And here’s one more spot of comic strip news. Thimble Theatre reached its centennial on the 19th of December. This is the comic strip normal people know as Popeye. The Daily Cartoonist posted for the day Elzie Segar’s first-ever Thimble Theatre strip, which, when you look at it, makes you realize … uh … huh.
It started with a weird premise that I’m not sure couldn’t work. The gimmick was that there was a regular cast of actors, people like Olive Oyl and Harold Hamgravy and all. But for each day they’d play characters in some very short melodrama. Doing short melodramas, often mocking the moving pictures, was not a new idea. I don’t know whether the frame of having the same characters acting in different roles was original to Segar, though.
I could imagine this working in much the way SCTV or various Muppets projects works. Establish your characters and then put them in to play parts. The earliest Thimble Theatre strips, though? Not to brag but I’ve seen almost twelve of them, so am clearly the expert here. They don’t work for me, though. I think because there isn’t the behind-the-scenes stuff that establish who the actors are. It’s just spot jokes without Segar having to design new characters each day.
I don’t know whether the premise could work if we got more behind-the-scenes action. SCTV or the Muppets did, brilliantly, but in part because they had so much more time. Comic strips were long and wordy back then, compared to today, but that’s nothing compared to how long we could get to know Miss Piggy, and have that inform us how she’s playing Madame Defarge or whoever.
Early on the strip did a new premise, a new “play”, every day. This was unworkable, ultimately, although I can’t work out when the strip went to open-ended stories. And it sure seems like an influence on how the cartoons would start with the characters in whatever setting, and with whatever relationships, worked for the plot. But that could be coincidence too; it’s not as though every Betty Boop cartoon can be fit into one continuity.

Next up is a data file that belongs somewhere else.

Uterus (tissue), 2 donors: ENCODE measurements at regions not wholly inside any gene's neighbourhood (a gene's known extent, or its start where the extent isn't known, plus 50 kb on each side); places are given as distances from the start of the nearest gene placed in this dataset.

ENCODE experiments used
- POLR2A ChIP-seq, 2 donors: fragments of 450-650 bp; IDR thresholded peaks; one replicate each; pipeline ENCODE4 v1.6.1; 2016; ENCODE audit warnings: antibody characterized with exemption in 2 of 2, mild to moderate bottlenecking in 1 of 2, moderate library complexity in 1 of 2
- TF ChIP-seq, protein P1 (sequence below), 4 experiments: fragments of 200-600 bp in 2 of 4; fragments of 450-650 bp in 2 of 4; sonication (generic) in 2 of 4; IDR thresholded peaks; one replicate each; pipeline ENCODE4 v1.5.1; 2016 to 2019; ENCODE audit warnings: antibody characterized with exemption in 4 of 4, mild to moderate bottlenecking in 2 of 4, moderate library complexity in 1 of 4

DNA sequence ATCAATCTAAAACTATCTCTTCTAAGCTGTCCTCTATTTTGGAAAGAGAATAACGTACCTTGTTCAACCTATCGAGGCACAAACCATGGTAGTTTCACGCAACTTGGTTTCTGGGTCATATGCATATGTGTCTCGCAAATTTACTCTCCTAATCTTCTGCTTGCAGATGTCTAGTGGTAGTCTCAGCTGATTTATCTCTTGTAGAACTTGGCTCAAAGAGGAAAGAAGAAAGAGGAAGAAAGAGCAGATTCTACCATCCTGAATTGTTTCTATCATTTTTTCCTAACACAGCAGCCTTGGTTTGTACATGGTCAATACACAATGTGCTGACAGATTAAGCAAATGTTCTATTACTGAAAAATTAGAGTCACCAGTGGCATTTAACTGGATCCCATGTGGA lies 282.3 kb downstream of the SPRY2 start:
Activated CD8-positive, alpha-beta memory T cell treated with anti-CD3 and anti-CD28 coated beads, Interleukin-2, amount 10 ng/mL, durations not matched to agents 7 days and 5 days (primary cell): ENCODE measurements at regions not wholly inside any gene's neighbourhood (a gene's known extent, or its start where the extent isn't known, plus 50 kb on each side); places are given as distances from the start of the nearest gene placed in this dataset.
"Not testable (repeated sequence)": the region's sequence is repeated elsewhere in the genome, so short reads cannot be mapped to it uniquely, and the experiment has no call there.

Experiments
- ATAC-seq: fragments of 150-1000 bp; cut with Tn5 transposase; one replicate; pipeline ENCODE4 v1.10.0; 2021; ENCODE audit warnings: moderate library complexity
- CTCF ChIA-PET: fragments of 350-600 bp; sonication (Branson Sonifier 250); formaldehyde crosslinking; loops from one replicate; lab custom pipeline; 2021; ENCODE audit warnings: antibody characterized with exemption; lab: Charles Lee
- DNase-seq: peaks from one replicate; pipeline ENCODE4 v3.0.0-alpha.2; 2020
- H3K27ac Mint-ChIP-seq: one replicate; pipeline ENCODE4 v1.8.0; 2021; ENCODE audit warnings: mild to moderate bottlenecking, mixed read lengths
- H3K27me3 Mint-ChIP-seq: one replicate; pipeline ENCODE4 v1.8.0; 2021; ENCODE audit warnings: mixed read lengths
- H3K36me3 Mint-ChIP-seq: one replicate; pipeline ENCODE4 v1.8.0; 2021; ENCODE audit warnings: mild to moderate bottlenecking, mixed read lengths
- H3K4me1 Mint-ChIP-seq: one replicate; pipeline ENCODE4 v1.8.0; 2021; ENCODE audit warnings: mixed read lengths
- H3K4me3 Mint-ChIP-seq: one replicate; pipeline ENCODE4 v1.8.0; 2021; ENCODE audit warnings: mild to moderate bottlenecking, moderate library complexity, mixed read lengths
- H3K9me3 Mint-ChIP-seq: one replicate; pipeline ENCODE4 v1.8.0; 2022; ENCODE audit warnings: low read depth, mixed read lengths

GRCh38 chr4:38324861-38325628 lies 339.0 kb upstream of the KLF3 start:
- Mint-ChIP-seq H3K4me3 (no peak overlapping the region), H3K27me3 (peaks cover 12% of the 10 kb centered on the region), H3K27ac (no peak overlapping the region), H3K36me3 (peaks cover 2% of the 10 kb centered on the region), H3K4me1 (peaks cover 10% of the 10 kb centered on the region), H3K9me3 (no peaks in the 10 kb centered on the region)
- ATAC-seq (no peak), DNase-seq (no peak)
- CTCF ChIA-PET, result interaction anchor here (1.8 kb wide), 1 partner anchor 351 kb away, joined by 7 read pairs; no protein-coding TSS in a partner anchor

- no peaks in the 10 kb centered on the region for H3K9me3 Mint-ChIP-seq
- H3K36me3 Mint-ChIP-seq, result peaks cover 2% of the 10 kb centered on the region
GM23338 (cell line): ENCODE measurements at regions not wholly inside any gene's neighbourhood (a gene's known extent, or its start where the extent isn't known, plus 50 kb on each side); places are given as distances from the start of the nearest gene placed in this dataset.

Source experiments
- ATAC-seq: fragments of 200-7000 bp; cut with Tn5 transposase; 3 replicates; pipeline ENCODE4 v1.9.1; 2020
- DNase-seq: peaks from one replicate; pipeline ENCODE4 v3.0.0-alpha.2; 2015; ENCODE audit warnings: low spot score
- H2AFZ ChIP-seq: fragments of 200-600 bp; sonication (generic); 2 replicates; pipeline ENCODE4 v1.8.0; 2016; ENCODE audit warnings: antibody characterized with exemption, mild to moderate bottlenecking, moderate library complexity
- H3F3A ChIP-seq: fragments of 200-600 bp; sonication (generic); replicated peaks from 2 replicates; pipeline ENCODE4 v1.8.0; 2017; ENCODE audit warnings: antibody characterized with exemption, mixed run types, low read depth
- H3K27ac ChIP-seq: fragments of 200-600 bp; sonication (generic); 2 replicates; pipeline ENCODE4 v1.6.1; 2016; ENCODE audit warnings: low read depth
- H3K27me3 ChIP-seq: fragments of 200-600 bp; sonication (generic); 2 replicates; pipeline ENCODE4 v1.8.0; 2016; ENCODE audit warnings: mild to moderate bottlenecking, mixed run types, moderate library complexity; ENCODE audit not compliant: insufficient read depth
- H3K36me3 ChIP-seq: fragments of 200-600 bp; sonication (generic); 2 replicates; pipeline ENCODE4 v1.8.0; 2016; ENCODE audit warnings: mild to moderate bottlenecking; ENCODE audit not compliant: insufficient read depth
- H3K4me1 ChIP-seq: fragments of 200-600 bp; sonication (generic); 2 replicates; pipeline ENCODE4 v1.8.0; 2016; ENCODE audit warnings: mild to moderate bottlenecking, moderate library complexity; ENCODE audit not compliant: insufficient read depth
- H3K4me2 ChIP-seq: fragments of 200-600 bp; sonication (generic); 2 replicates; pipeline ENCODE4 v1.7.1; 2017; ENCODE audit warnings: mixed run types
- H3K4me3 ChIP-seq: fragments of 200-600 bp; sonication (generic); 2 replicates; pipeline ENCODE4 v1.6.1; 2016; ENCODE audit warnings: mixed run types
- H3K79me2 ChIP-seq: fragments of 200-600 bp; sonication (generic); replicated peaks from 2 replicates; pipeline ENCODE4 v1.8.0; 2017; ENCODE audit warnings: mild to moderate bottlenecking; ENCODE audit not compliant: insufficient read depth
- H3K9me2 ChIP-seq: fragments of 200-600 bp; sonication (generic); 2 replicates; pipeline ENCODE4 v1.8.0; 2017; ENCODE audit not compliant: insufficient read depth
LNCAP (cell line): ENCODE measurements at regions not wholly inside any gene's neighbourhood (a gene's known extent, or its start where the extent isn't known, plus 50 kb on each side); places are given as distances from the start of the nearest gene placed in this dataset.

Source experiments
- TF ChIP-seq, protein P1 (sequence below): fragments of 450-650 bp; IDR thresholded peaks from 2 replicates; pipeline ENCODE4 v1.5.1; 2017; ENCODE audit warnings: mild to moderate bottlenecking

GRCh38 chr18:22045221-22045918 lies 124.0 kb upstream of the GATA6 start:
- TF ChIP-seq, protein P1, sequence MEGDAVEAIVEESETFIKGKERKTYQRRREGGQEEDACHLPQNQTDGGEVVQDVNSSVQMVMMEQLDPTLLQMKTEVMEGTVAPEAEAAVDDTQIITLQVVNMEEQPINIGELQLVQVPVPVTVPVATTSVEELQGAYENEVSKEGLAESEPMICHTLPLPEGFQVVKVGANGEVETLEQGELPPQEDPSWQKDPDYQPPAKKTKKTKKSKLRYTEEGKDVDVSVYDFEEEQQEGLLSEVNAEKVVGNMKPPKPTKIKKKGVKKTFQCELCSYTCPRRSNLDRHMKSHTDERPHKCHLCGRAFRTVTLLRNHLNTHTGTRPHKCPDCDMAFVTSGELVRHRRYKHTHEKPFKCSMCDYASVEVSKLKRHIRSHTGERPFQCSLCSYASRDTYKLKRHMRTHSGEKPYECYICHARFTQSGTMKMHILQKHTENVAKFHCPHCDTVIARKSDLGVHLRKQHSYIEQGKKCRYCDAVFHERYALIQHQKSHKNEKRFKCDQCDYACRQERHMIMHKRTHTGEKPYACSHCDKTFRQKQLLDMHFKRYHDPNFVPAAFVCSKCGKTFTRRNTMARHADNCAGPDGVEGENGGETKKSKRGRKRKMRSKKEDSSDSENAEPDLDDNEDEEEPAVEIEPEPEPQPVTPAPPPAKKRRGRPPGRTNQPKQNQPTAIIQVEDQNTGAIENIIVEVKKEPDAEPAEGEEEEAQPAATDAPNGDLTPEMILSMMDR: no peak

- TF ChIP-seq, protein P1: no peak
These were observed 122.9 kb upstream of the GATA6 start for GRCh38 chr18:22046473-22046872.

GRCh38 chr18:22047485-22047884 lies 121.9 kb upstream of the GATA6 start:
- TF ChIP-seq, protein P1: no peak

Anyway things puttered on for about nine years with stories that included some nice fantastical bits such as the Whiffle Hen. And then — finally, it feels like — Segar discovered Popeye. The effect was like those first-season episodes of Happy Days, when it was a single-camera sitcom and the stories putter on with an amiable dullness and then suddenly Fonzie is on-screen and it’s interesting. Or, if you want a higher-brow reference, to the bit in Pickwick Papers where Sam Weller gives the reader a reason to keep reading. Popeye took over right away and, though Segar tried to give him a send-off after his first story, came right back because he was just that good. (Very like Sam Weller, at that.) But you all know my feelings there; I’m the guy paying attention even to the 60s cartoons for some reason.
So, it’s a fun strip. Or became, at least. The strip has, in dailies, been in reruns since the first Bush was president. The Sunday strips are new, drawn by Hy Eisman, who incidentally was also drawing the Sunday Katzenjammer Kids when that strip reached its centennial. It’s hard to imagine there’ll ever be another cartoonist who’s drawing two centennial comic strips. Eisman is, by the way, as far as I can tell the second credited artist on Thimble Theatre/Popeye to actually be younger than the comic strip is. (Bobby London, the one fired from the dailies in 1992, was the first.) Eisman was born in 1927, though, so he’s still older than Popeye.
D D Degg, writing for The Daily Cartoonist, makes this out as the fifth United States comic strip to reach 100 without lapsing into eternal reruns: The Katzenjammer Kids (in rerun since 2006), Gasoline Alley, Ripley’s Belive It Or Not, Barney Google and Snuffy Smith, and now Thimble Theatre. The next that should make the centennial, if Olivia Jaimes’s pen holds out through October 2022, is Nancy. That is we accept Nancy as the continuation of Fritzi Ritz. This is a question very interesting to people like me, who are not interesting.